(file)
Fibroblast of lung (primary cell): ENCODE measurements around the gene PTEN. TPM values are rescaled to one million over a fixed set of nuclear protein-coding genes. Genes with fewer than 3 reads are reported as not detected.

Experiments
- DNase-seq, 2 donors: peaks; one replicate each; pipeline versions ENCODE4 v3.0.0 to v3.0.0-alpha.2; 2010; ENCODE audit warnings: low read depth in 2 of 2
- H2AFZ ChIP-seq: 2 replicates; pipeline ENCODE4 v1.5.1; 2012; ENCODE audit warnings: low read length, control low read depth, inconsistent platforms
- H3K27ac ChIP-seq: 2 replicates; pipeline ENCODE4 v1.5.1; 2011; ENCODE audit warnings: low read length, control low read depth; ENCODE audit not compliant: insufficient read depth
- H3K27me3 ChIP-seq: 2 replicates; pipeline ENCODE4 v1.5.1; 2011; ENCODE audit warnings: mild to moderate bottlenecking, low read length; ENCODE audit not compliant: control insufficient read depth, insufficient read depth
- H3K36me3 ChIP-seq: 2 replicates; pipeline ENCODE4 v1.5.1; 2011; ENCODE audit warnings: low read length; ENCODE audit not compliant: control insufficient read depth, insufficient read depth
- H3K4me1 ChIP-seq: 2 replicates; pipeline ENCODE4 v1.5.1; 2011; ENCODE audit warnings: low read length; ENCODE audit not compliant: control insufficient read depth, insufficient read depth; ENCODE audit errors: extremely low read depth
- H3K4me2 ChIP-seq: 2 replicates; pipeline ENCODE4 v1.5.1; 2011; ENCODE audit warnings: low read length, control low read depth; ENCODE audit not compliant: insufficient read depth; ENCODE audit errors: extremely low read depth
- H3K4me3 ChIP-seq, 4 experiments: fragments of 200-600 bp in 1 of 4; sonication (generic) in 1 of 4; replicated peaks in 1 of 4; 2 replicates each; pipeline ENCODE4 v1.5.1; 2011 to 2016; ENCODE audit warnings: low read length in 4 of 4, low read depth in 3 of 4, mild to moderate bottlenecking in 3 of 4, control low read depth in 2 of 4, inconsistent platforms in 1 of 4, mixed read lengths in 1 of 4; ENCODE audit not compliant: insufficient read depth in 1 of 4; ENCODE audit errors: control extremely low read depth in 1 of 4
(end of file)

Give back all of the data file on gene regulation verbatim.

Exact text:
Fibroblast of lung (primary cell): ENCODE measurements around the gene PTEN. TPM values are rescaled to one million over a fixed set of nuclear protein-coding genes. Genes with fewer than 3 reads are reported as not detected.

Experiments
- DNase-seq, 2 donors: peaks; one replicate each; pipeline versions ENCODE4 v3.0.0 to v3.0.0-alpha.2; 2010; ENCODE audit warnings: low read depth in 2 of 2
- H2AFZ ChIP-seq: 2 replicates; pipeline ENCODE4 v1.5.1; 2012; ENCODE audit warnings: low read length, control low read depth, inconsistent platforms
- H3K27ac ChIP-seq: 2 replicates; pipeline ENCODE4 v1.5.1; 2011; ENCODE audit warnings: low read length, control low read depth; ENCODE audit not compliant: insufficient read depth
- H3K27me3 ChIP-seq: 2 replicates; pipeline ENCODE4 v1.5.1; 2011; ENCODE audit warnings: mild to moderate bottlenecking, low read length; ENCODE audit not compliant: control insufficient read depth, insufficient read depth
- H3K36me3 ChIP-seq: 2 replicates; pipeline ENCODE4 v1.5.1; 2011; ENCODE audit warnings: low read length; ENCODE audit not compliant: control insufficient read depth, insufficient read depth
- H3K4me1 ChIP-seq: 2 replicates; pipeline ENCODE4 v1.5.1; 2011; ENCODE audit warnings: low read length; ENCODE audit not compliant: control insufficient read depth, insufficient read depth; ENCODE audit errors: extremely low read depth
- H3K4me2 ChIP-seq: 2 replicates; pipeline ENCODE4 v1.5.1; 2011; ENCODE audit warnings: low read length, control low read depth; ENCODE audit not compliant: insufficient read depth; ENCODE audit errors: extremely low read depth
- H3K4me3 ChIP-seq, 4 experiments: fragments of 200-600 bp in 1 of 4; sonication (generic) in 1 of 4; replicated peaks in 1 of 4; 2 replicates each; pipeline ENCODE4 v1.5.1; 2011 to 2016; ENCODE audit warnings: low read length in 4 of 4, low read depth in 3 of 4, mild to moderate bottlenecking in 3 of 4, control low read depth in 2 of 4, inconsistent platforms in 1 of 4, mixed read lengths in 1 of 4; ENCODE audit not compliant: insufficient read depth in 1 of 4; ENCODE audit errors: control extremely low read depth in 1 of 4